Which Power of Attorney Best Protects Your Interests When Incapacitated or Unable to Act/ Decide?
A power of attorney represents the foundation of your disability plan. It is the legal document that lets you delegate your rights permitting a trusted party/ an agent the rights to conduct almost all kinds of businesses and financial transactions (management, investment and spend on assets) without any legal restraints. The selected agent could also be responsible for making healthcare decisions on your behalf, not to mention caring for your children. The agent takes up these roles should you be unable to perform them effectively.
Given the delicate nature of the roles delegated to the agent, choosing an agent calls for careful evaluation of the person’s competence and trustworthiness. But, even after settling on an agent, you want to control the power they get over your affairs. Having one party controlling everything might not be the best idea hence the different types of power of attorney.
Durable Power of Attorney (POA)
This is a POA that grants an agent the power to continue running a business or making health decisions on behalf of the principal after the principal is incapacitated and unable to make sound decisions on their own. In this case, the POA isn’t limited by the principal’s future mental incapacity.
The two important situations that the durable POA applies include:
When you (the principal) wish for the agent to have authority over your affairs after you are incapacitated.
If you wish for the POA only to take effect immediately, and when you wish for the directives of the document to remain effective regardless of future disability.
For the effectuation of this legal directive, the principal is legally required to specify the list of delegated powers to the agent, as well as the date that the directives are expected to be effectuated. It should also be noted in the POA that the agent should act with the principal’s best interests at heart.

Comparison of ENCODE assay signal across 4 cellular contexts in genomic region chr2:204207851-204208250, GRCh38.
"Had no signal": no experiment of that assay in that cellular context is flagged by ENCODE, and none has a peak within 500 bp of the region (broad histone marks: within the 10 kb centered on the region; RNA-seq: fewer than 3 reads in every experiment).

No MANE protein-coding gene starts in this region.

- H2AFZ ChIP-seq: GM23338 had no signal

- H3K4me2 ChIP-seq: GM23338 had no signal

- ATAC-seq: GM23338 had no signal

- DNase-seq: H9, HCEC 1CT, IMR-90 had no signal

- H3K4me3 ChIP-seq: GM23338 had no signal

Note that the powers of the durable POA cease to hold any authority upon the principal’s death – the POA cannot address matters relating to inheritance. Besides death, the durable POA ceases to be effective should the principal revoke it (without coercion), if the court invalidates the POA, if there is no agent to serve the POA directives, or is a divorce ensues where the spouse is an appointed agent.
While the durable comes into effect immediately after the principal is incapacitated, the non-durable POA is rather temporary as it’s only established for a specific duration or use in a particular event. For example, if you are unable to attend a meeting and your partner can, you could grant them your POA. The best bit with this document is that the power takes effect immediately the POA is signed, and the power terminates when they perform the task they were tasked to perform or on a specific date. The principal doesn’t have to die or revoke this POA for the powers of the POA to cease being effective.
General Power of Attorney
This is a legal instrument permitting an agent to run all financial or business transactions with the assets of the principal, without restraints. Unfortunately, this is often a risky move, hence the need for due diligence when appointing an agent. The principal also needs to practice vigilance over the transactions conducted by the agent on their behalf.
This POA grants an agent the authority to control and make specific decisions regarding the principal’s health, in the event of the principal’s incapacitation – mental or physical. The health directives issued by the principal to the agent only take effect after the presiding judge gives consent, allowing the agent to decide on behalf of the principal. The agent has to make the tough end of life or life-sustaining decisions when the principal is unable to.
Springing Power of Attorney
If you are signing a springing power of attorney form, it means that you are signing a legal document that will give someone else authority over your affairs should a specific event occur. The effectuation of the POA will spring from a specific event taking place such as incapacitation. A springing POA can be durable or non-durable.
This is a legal document that permits an agent to do something on behalf of the principal as a one-off transaction. Limited POAs include the ones for the sale or property, facilitation of a banking transaction, or care of a child, among others — the agent acts when the principal is unable to. These powers are revocable at any time following the issuance of a written revocation notice to the agent by the principal.
To reiterate what we mentioned above, granting another authority over your affairs is a risky affair. You should, therefore, be careful with who and how you grant power over your personal and business affairs.